Sanitation and Hygiene in East Asia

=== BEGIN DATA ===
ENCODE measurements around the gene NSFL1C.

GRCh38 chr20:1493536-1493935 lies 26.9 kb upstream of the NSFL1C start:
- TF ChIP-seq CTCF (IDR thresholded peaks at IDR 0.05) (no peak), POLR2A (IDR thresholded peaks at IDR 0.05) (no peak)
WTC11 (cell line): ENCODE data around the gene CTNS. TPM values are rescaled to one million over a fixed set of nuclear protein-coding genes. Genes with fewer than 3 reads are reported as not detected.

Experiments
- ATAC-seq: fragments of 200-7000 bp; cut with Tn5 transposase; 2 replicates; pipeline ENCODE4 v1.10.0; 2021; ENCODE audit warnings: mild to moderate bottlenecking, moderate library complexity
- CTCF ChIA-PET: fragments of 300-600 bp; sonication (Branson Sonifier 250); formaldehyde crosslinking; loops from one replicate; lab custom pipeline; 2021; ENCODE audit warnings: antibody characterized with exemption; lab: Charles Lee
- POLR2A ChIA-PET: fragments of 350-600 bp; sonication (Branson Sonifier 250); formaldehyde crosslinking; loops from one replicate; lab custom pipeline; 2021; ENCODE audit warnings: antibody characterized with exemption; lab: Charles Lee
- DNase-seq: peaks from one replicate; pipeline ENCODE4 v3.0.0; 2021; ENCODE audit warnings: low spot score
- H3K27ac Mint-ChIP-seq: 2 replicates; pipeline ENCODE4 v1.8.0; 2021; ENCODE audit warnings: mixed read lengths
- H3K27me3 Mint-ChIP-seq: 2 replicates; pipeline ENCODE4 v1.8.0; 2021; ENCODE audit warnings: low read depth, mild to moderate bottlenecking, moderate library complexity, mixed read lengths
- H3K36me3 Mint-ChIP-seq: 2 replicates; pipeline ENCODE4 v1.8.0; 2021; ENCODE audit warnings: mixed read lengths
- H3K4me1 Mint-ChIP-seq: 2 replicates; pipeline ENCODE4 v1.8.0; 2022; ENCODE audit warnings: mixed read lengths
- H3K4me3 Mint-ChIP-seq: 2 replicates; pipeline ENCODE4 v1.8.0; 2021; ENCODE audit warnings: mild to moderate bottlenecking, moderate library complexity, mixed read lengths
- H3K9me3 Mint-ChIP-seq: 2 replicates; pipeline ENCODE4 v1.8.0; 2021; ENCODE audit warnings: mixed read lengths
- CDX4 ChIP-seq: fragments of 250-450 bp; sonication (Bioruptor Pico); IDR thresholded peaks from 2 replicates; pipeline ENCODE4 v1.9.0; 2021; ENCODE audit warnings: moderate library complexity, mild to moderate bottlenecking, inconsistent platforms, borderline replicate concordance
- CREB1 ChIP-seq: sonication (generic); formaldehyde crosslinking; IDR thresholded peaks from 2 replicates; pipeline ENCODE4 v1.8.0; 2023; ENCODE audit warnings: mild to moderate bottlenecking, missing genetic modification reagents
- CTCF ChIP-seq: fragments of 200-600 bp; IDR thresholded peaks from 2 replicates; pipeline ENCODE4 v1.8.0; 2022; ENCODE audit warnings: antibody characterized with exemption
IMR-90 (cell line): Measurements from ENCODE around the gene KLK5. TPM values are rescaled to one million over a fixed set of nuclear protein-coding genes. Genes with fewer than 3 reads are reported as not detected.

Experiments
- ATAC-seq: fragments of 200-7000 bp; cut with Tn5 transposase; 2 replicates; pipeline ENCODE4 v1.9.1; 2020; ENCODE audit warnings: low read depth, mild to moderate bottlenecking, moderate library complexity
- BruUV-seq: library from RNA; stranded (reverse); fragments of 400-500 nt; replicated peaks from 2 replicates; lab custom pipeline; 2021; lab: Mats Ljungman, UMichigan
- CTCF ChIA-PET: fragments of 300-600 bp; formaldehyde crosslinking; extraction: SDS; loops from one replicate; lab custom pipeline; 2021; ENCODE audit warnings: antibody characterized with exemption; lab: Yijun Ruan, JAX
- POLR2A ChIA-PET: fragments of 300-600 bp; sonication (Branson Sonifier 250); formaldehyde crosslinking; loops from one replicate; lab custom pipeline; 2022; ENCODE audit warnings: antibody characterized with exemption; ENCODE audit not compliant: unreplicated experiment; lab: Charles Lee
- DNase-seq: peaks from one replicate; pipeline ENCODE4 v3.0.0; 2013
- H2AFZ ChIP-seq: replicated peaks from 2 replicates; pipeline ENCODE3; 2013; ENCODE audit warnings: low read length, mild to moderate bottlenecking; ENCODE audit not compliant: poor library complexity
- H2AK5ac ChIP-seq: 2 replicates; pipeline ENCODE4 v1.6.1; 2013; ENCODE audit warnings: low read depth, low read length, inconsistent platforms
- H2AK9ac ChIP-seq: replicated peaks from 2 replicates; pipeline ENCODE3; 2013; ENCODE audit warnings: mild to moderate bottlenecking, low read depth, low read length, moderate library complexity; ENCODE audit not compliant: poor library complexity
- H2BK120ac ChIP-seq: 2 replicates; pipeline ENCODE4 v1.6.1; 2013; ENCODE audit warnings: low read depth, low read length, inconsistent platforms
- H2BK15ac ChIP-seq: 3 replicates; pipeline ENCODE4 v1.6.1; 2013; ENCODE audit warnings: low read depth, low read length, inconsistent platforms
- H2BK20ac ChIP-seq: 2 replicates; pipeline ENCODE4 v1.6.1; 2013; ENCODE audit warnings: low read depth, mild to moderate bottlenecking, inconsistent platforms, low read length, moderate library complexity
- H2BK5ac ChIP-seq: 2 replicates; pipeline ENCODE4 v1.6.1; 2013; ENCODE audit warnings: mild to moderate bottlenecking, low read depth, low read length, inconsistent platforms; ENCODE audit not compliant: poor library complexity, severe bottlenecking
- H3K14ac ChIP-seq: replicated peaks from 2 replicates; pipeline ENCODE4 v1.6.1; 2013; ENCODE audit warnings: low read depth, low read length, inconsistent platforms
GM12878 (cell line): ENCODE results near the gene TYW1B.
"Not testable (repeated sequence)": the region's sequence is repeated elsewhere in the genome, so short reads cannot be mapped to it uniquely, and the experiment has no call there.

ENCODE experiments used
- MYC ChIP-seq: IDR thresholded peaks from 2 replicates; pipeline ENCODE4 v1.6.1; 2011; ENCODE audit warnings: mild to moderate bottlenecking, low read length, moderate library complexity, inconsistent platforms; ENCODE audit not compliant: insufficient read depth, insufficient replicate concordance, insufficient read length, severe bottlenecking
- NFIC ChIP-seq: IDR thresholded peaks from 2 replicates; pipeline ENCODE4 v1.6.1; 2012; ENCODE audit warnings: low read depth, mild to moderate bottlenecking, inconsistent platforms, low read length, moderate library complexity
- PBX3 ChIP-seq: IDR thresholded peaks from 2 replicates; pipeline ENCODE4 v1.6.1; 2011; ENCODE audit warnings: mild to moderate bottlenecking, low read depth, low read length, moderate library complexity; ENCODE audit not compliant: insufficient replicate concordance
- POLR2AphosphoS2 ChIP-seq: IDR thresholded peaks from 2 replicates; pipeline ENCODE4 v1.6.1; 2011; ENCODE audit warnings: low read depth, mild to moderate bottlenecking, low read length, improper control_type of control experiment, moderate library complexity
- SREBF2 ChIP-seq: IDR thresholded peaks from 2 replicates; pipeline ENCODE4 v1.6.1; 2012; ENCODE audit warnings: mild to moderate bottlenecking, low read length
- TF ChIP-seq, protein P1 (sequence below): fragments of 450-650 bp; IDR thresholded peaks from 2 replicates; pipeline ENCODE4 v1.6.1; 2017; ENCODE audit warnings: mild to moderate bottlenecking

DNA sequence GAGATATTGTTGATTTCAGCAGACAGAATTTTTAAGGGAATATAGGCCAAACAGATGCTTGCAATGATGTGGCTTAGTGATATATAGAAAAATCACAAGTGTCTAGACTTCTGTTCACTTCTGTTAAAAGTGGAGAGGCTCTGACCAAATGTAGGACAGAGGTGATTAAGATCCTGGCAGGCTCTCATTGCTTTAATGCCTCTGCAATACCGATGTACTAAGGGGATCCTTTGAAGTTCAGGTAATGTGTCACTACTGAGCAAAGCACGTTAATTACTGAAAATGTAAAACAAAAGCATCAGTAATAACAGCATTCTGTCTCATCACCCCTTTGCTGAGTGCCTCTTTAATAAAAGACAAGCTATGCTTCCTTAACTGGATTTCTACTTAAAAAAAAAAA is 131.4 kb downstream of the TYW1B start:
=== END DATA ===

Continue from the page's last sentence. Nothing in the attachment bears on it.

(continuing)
About 800 million people in East Asia today still lack access to improved sanitation facilities. This represents almost 40% of East Asia's population, which is devoid of this basic services and therefore at risk to sanitation-related diseases. This marginalized segment of the population, usually the poor living in rural areas and densely populated urban slums, is denied the fundamental human right of enjoying good health, dignity and fair opportunities for social and economic development.The main objective of this document is to provide an overview of the status of sanitation in East Asia to support decisions and recommendations in light of the collective governments' commitments expressed in the Beppu Declaration on 1 December 2007. Three information sources were used to prepare this document: (1) information from a survey completed by most East Asian countries; (2) data on access to sanitation services from the new revision of ceoverage statistics from WHO and UNICEF Joint Monitoring Programme for Water Supply and Sanitation (JMP); and (3) literature by different authors describing sanitation concepts and experiences at country level.The document highlights that the proportion of people served with some type of improved sanitation in East Asia rose from 48% in 1990 to 62% in 2008. Despite this major improvement, almost 300 million people still share an improved type of sanitation facility with other households, whereas nearly 400 million use precarious unimproved facilities and over 100 million simply defecate in the open.In addition to sanitation statistics at regional and national levels, the document in East Asia based on information and perceptions by major stakeholders in the Region.